On being a Brownie

Today I’ve got something different for you, a guest post from Lindsay who blogs over at Latte Lindsay where she promises ramblings over coffee. I’d asked Lindsay to share more about her Brownie experience, as I too was a Brownie growing up, and loved it. Some might say I was even a bit of a Brownie swot earning twenty five badges, and the twenty fifth in 1977, Silver Jubilee year - cue my photo in the local newspaper.

So when Lindsay’s post arrived, and I read her first sentence I was a little shocked and surprised, as her experience was quite different to mine, however I soon realised we had a shared love of badges, and of history.

And of course, not everyone can have the same experience, or feel the same way about the same things, and that’s healthy, so over to Lindsay…

“This is a very unpopular opinion but I hated being a Brownie. I could blame the uniform, the involvement with the church or any number of things. But the simple fact was that the lady who was Brown Owl of my group was a mean old lady who wouldn’t even let us out to use the bathroom. I hated it but my dad made me go. He thought I needed friends, which he was right about, but I could have made friends at ballet class too if he had let me go to that instead. The only time we got peace from the Big Bad Bird was when we were doing badge work. So when it came time to work on new badges, everyone threw themselves into their projects and tried to take on as many badges as they could at once. This is how I discovered my love of history.

Photo by  Melissa Askew  on  Unsplash

“Growing up in Newtownards is a bit surreal because the history is not something that people are proud of. The town has been stripped down and remade 100’s of times from the first settlements in the Iron Age. Yep, that is how far the history of the town can be traced back. There are old buildings that just exist, you can walk in and out of the Old Abbey in Movilla which was the place that Finnian brought one of the first Bibles to in Ireland. Just wrap your head around that for a moment. A place to massive cultural significance and I can walk into it at anytime. But why aren’t we talking about this and the history of the town? Simple, the wounds from the First World War still hurt.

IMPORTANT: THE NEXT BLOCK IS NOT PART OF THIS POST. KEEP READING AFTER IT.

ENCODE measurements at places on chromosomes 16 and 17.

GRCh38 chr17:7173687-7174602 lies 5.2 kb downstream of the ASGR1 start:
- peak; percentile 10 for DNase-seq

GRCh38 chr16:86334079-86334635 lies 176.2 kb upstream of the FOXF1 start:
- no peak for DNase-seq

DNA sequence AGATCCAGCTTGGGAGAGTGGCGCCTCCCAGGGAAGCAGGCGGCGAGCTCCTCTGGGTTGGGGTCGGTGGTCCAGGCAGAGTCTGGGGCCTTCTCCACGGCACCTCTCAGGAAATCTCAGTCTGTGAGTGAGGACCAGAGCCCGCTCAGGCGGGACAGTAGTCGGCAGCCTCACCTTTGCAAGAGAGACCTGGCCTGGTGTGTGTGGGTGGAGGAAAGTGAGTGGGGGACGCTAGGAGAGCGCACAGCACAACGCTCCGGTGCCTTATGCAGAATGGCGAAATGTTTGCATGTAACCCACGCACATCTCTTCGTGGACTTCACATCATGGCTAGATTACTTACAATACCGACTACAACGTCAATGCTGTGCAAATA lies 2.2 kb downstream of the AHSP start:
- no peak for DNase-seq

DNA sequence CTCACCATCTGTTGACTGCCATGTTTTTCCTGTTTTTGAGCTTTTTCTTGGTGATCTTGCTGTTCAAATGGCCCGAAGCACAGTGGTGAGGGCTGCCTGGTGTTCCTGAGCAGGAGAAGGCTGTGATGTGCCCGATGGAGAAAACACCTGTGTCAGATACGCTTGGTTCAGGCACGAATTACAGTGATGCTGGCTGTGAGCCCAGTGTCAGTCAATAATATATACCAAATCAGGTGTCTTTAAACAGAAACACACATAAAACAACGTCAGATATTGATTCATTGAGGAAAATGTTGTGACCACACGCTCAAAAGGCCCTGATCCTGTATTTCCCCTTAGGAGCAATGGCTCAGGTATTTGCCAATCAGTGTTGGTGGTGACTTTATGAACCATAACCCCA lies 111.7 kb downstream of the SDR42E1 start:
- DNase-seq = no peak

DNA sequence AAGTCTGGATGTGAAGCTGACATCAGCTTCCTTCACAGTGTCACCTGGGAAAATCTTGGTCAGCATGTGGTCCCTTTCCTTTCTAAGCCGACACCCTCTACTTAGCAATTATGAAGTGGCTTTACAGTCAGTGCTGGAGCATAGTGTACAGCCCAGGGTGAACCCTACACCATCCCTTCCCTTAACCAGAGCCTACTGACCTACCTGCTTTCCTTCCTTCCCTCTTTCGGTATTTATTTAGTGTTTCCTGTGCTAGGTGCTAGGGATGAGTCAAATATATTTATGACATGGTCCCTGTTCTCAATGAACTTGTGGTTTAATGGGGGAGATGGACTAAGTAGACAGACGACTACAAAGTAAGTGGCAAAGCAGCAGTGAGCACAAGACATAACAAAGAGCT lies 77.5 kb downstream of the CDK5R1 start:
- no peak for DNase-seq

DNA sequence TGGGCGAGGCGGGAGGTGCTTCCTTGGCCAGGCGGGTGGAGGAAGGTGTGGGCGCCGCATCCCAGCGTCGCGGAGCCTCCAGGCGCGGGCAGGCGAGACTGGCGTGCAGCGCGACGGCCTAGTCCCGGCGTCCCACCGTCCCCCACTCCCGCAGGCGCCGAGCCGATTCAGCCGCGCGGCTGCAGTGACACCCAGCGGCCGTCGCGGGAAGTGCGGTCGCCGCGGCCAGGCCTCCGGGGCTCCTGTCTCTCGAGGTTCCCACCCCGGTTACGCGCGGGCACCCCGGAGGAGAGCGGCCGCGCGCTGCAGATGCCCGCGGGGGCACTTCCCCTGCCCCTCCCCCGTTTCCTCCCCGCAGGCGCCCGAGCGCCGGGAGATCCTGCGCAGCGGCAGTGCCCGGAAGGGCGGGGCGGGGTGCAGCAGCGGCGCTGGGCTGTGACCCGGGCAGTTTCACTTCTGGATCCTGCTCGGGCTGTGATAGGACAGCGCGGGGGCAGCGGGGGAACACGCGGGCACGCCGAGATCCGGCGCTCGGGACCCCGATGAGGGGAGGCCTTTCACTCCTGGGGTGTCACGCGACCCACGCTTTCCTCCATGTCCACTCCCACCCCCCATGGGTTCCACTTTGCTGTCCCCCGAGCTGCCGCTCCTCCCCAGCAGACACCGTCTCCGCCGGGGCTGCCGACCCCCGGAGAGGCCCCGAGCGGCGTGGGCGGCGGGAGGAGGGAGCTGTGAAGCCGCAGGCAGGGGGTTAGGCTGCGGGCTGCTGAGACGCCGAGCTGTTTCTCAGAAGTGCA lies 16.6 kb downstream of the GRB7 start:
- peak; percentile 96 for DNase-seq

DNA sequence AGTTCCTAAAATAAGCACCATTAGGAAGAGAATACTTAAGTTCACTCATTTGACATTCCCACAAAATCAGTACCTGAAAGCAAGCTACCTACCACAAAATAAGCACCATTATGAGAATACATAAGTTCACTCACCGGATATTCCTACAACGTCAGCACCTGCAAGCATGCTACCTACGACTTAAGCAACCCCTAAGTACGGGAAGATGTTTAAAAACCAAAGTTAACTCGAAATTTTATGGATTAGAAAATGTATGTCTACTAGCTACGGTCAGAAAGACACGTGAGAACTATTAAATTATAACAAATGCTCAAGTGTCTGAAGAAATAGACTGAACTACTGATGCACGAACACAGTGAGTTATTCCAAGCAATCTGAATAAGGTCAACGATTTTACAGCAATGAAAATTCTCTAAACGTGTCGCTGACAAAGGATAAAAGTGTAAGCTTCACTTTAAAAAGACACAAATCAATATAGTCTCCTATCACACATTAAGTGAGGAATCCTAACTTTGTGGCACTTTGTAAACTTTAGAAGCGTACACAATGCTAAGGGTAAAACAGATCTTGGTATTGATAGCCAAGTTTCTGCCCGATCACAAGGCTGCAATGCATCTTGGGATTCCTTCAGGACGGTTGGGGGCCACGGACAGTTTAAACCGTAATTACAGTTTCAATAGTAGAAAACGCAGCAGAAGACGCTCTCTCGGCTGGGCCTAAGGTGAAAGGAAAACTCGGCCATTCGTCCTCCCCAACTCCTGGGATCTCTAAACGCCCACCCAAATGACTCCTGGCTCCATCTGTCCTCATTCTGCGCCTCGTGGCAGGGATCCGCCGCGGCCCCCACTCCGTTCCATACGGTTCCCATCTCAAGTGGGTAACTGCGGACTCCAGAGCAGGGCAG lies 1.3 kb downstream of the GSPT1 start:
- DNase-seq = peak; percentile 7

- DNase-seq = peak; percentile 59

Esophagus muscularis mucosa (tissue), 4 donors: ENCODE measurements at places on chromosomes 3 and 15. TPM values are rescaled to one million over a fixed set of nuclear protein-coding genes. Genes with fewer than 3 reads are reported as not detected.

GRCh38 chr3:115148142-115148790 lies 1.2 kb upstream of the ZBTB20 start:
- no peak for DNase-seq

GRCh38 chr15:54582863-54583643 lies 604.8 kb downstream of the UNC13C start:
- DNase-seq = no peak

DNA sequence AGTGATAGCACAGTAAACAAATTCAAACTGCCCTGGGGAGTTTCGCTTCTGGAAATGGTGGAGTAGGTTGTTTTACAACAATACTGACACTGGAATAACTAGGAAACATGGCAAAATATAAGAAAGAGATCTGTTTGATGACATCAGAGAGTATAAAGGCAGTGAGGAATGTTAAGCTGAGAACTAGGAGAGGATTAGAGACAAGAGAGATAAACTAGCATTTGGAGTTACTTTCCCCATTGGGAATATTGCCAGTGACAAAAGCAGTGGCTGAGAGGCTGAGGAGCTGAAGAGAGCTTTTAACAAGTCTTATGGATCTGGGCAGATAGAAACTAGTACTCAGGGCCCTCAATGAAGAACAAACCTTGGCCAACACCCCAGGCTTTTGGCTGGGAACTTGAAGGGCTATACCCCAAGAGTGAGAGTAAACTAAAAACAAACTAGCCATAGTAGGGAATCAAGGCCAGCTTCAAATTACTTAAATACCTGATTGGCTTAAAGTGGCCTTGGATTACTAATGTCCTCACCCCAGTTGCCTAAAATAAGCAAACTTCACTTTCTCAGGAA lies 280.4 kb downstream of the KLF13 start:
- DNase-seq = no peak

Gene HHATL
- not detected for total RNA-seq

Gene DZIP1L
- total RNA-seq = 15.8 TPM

“When news of the War in Europe broke, the men of Newtownards and the surrounding areas were some of the first to enlist. Hundreds of men dropped everything and went to the trenches. During 1916, the Battle of the Somme saw some of the worst casualties in the war and was highly criticised by the Ministry of Defence. At the front of the offensive was the 36th Ulster Division, over 130 of the 60,000 that were lost were men from Newtownards. Ever since the news of that mass slaughter reached home, the town ached from the pain of losing so many sons. Since then, no matter how good something was about the town, it pales in comparison to the feeling of loss. It has only been the dawn of the new millennium that wounds have finally begun to heal and people have begun to celebrate the good stuff from the towns past and present.

“Although I am not a big fan of my Brownie experience, I cannot deny that it did me some good. If it wasn’t for my dad choosing the history badge for me to work on, I never would have learnt about the hidden history of my sleepy little town and the dark secrets that have been hidden from the outside world.”

Lindsay was raised in Newtownards, County Down, Northern Ireland where she discovered how the unremarkable history of the town shaped everything that she knew. She studied at Movilla High School in Newtownards and remains active there as a parent. She is currently a freelance writer who has worked locally and nationally with various papers. She discovered her love of history after her father made her take part in the Brownie Guides history badge project. She is currently working on various projects including her blog, lattelindsay.com and her fantasy novel series.

Thanks for sharing this today Lindsay, and I hope your projects and fantasy novel series go well, and doesn’t it just go to show how something quite unrelated can spark an interest you never knew you had?

PoCoLo

Gin and a gerbera